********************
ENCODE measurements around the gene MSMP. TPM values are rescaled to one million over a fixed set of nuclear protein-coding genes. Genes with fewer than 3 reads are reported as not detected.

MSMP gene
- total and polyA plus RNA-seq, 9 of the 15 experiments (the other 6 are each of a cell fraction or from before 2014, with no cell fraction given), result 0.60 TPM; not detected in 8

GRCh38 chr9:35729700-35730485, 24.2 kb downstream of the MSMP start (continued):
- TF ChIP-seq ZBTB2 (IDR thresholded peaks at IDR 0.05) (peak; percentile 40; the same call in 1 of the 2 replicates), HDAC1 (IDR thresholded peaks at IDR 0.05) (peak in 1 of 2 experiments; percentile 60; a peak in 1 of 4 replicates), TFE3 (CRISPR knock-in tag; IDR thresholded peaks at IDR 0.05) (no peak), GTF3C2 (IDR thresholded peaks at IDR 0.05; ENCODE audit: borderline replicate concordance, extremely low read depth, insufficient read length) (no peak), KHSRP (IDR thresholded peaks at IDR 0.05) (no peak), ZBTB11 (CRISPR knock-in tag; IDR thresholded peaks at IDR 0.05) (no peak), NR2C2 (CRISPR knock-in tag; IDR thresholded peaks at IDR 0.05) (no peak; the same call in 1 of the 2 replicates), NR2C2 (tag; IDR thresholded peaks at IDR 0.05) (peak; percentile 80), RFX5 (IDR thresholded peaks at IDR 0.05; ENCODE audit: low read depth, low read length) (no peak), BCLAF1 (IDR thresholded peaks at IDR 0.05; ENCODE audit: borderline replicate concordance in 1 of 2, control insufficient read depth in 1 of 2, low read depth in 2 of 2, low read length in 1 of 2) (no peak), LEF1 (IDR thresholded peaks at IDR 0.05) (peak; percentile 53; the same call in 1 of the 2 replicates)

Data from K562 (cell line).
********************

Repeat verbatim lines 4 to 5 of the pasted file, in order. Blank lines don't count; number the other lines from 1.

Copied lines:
GRCh38 chr9:35729700-35730485, 24.2 kb downstream of the MSMP start (continued):
- TF ChIP-seq ZBTB2 (IDR thresholded peaks at IDR 0.05) (peak; percentile 40; the same call in 1 of the 2 replicates), HDAC1 (IDR thresholded peaks at IDR 0.05) (peak in 1 of 2 experiments; percentile 60; a peak in 1 of 4 replicates), TFE3 (CRISPR knock-in tag; IDR thresholded peaks at IDR 0.05) (no peak), GTF3C2 (IDR thresholded peaks at IDR 0.05; ENCODE audit: borderline replicate concordance, extremely low read depth, insufficient read length) (no peak), KHSRP (IDR thresholded peaks at IDR 0.05) (no peak), ZBTB11 (CRISPR knock-in tag; IDR thresholded peaks at IDR 0.05) (no peak), NR2C2 (CRISPR knock-in tag; IDR thresholded peaks at IDR 0.05) (no peak; the same call in 1 of the 2 replicates), NR2C2 (tag; IDR thresholded peaks at IDR 0.05) (peak; percentile 80), RFX5 (IDR thresholded peaks at IDR 0.05; ENCODE audit: low read depth, low read length) (no peak), BCLAF1 (IDR thresholded peaks at IDR 0.05; ENCODE audit: borderline replicate concordance in 1 of 2, control insufficient read depth in 1 of 2, low read depth in 2 of 2, low read length in 1 of 2) (no peak), LEF1 (IDR thresholded peaks at IDR 0.05) (peak; percentile 53; the same call in 1 of the 2 replicates)